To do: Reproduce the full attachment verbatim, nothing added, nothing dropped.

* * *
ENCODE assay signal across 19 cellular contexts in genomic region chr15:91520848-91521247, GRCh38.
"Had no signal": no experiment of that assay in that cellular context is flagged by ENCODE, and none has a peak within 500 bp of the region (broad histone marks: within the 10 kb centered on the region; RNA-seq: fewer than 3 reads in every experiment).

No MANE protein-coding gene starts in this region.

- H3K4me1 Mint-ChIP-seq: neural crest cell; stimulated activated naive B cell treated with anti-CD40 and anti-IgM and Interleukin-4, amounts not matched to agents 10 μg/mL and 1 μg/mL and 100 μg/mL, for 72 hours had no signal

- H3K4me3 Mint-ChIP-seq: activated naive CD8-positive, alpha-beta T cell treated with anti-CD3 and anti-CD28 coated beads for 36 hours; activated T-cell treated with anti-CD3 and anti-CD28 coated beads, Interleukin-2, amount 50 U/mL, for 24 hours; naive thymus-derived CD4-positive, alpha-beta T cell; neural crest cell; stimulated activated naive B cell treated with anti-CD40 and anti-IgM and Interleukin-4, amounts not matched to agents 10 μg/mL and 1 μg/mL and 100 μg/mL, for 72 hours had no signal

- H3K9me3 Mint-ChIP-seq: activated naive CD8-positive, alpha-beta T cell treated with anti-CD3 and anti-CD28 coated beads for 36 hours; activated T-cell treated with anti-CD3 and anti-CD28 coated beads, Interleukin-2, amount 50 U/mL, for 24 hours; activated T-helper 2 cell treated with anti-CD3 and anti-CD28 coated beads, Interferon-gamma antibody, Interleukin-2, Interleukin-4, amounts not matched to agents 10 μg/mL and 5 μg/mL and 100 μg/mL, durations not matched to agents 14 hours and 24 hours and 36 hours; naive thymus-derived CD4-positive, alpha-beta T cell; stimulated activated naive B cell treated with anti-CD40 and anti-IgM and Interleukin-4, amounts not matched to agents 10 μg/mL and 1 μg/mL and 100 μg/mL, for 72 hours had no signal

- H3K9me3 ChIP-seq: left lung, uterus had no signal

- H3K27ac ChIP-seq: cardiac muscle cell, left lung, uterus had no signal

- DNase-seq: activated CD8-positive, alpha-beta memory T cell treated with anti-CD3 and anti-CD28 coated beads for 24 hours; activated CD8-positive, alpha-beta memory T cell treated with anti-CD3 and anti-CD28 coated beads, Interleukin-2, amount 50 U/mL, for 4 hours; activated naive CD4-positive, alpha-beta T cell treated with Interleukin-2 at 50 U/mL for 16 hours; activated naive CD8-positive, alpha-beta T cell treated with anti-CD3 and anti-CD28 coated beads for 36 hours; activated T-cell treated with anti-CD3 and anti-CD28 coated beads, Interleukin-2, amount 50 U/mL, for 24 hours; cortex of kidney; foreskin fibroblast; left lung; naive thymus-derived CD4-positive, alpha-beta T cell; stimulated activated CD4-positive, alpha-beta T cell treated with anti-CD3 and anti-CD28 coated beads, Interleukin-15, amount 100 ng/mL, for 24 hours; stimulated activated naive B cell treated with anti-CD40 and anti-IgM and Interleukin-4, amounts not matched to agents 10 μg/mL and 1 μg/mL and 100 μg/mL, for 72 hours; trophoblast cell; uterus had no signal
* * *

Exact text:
ENCODE assay signal across 19 cellular contexts in genomic region chr15:91520848-91521247, GRCh38.
"Had no signal": no experiment of that assay in that cellular context is flagged by ENCODE, and none has a peak within 500 bp of the region (broad histone marks: within the 10 kb centered on the region; RNA-seq: fewer than 3 reads in every experiment).

No MANE protein-coding gene starts in this region.

- H3K4me1 Mint-ChIP-seq: neural crest cell; stimulated activated naive B cell treated with anti-CD40 and anti-IgM and Interleukin-4, amounts not matched to agents 10 μg/mL and 1 μg/mL and 100 μg/mL, for 72 hours had no signal

- H3K4me3 Mint-ChIP-seq: activated naive CD8-positive, alpha-beta T cell treated with anti-CD3 and anti-CD28 coated beads for 36 hours; activated T-cell treated with anti-CD3 and anti-CD28 coated beads, Interleukin-2, amount 50 U/mL, for 24 hours; naive thymus-derived CD4-positive, alpha-beta T cell; neural crest cell; stimulated activated naive B cell treated with anti-CD40 and anti-IgM and Interleukin-4, amounts not matched to agents 10 μg/mL and 1 μg/mL and 100 μg/mL, for 72 hours had no signal

- H3K9me3 Mint-ChIP-seq: activated naive CD8-positive, alpha-beta T cell treated with anti-CD3 and anti-CD28 coated beads for 36 hours; activated T-cell treated with anti-CD3 and anti-CD28 coated beads, Interleukin-2, amount 50 U/mL, for 24 hours; activated T-helper 2 cell treated with anti-CD3 and anti-CD28 coated beads, Interferon-gamma antibody, Interleukin-2, Interleukin-4, amounts not matched to agents 10 μg/mL and 5 μg/mL and 100 μg/mL, durations not matched to agents 14 hours and 24 hours and 36 hours; naive thymus-derived CD4-positive, alpha-beta T cell; stimulated activated naive B cell treated with anti-CD40 and anti-IgM and Interleukin-4, amounts not matched to agents 10 μg/mL and 1 μg/mL and 100 μg/mL, for 72 hours had no signal

- H3K9me3 ChIP-seq: left lung, uterus had no signal

- H3K27ac ChIP-seq: cardiac muscle cell, left lung, uterus had no signal

- DNase-seq: activated CD8-positive, alpha-beta memory T cell treated with anti-CD3 and anti-CD28 coated beads for 24 hours; activated CD8-positive, alpha-beta memory T cell treated with anti-CD3 and anti-CD28 coated beads, Interleukin-2, amount 50 U/mL, for 4 hours; activated naive CD4-positive, alpha-beta T cell treated with Interleukin-2 at 50 U/mL for 16 hours; activated naive CD8-positive, alpha-beta T cell treated with anti-CD3 and anti-CD28 coated beads for 36 hours; activated T-cell treated with anti-CD3 and anti-CD28 coated beads, Interleukin-2, amount 50 U/mL, for 24 hours; cortex of kidney; foreskin fibroblast; left lung; naive thymus-derived CD4-positive, alpha-beta T cell; stimulated activated CD4-positive, alpha-beta T cell treated with anti-CD3 and anti-CD28 coated beads, Interleukin-15, amount 100 ng/mL, for 24 hours; stimulated activated naive B cell treated with anti-CD40 and anti-IgM and Interleukin-4, amounts not matched to agents 10 μg/mL and 1 μg/mL and 100 μg/mL, for 72 hours; trophoblast cell; uterus had no signal